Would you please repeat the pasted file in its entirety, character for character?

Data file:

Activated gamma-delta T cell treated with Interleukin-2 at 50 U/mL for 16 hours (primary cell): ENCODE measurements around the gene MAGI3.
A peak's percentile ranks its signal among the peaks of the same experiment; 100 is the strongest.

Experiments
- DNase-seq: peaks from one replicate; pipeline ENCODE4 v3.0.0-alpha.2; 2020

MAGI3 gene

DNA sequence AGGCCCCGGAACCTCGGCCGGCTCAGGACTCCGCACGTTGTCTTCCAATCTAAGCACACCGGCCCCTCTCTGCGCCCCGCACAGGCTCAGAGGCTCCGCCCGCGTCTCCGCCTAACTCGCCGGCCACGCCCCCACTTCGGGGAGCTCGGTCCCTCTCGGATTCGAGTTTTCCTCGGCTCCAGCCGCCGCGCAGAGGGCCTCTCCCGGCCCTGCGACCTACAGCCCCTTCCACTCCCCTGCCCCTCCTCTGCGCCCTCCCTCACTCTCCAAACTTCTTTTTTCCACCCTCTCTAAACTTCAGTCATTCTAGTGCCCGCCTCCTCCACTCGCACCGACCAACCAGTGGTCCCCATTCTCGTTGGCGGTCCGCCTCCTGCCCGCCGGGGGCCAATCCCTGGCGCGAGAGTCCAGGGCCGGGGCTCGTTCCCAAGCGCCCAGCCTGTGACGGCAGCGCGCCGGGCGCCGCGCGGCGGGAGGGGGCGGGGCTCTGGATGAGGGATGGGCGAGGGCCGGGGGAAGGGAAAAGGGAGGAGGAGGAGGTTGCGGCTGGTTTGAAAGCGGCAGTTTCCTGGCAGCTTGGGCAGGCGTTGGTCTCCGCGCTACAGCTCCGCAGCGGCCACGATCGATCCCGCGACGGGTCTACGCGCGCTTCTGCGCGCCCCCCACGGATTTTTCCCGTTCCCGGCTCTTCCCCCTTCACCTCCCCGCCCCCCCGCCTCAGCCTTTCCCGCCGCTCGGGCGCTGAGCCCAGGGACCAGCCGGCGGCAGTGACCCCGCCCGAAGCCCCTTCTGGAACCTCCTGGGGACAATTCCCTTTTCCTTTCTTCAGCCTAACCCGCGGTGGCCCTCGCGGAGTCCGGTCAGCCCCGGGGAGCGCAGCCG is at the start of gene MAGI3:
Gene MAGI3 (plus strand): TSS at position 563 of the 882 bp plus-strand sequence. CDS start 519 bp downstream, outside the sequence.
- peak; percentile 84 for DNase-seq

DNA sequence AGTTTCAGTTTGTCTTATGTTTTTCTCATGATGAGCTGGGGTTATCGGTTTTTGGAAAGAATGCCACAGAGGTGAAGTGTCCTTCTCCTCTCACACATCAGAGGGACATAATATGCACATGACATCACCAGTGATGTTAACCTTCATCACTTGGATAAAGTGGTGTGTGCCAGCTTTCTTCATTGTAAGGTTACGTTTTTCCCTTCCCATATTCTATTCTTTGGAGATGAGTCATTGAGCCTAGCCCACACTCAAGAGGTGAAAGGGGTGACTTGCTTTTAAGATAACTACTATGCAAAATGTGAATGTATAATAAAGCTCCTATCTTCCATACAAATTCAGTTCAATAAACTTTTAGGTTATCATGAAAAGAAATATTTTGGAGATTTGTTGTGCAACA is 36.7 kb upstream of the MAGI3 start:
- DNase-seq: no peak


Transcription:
Activated gamma-delta T cell treated with Interleukin-2 at 50 U/mL for 16 hours (primary cell): ENCODE measurements around the gene MAGI3.
A peak's percentile ranks its signal among the peaks of the same experiment; 100 is the strongest.

Experiments
- DNase-seq: peaks from one replicate; pipeline ENCODE4 v3.0.0-alpha.2; 2020

MAGI3 gene

DNA sequence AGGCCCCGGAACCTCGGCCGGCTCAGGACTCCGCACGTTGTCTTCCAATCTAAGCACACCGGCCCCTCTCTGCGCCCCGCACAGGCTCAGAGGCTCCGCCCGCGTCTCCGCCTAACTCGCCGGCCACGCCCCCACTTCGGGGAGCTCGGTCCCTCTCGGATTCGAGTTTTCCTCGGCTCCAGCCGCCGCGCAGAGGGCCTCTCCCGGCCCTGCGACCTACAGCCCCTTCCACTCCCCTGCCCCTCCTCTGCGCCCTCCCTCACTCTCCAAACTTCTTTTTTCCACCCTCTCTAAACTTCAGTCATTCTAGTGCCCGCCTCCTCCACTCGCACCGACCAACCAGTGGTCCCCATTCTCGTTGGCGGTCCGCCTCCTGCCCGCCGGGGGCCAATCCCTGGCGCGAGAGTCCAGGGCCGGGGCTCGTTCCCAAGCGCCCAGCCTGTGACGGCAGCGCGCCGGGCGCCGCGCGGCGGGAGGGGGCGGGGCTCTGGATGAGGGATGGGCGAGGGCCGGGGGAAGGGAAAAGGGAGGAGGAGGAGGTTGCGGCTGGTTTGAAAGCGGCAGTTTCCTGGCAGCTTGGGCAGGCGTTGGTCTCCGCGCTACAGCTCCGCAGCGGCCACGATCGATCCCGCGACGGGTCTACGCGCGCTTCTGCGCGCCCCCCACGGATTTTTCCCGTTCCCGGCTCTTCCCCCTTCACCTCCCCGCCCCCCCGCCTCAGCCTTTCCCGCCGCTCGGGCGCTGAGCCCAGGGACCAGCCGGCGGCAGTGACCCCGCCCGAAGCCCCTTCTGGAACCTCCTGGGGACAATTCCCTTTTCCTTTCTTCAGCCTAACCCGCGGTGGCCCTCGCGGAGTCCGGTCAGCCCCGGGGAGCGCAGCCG is at the start of gene MAGI3:
Gene MAGI3 (plus strand): TSS at position 563 of the 882 bp plus-strand sequence. CDS start 519 bp downstream, outside the sequence.
- peak; percentile 84 for DNase-seq

DNA sequence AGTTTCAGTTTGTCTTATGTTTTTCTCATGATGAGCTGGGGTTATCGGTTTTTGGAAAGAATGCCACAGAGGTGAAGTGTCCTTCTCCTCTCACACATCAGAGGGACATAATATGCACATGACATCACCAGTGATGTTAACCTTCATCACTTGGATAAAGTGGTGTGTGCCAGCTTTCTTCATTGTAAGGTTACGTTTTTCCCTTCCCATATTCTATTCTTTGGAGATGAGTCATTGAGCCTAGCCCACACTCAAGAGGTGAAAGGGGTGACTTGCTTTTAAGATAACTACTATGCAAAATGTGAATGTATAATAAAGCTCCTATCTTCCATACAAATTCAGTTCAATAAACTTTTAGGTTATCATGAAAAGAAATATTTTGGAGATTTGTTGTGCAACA is 36.7 kb upstream of the MAGI3 start:
- DNase-seq: no peak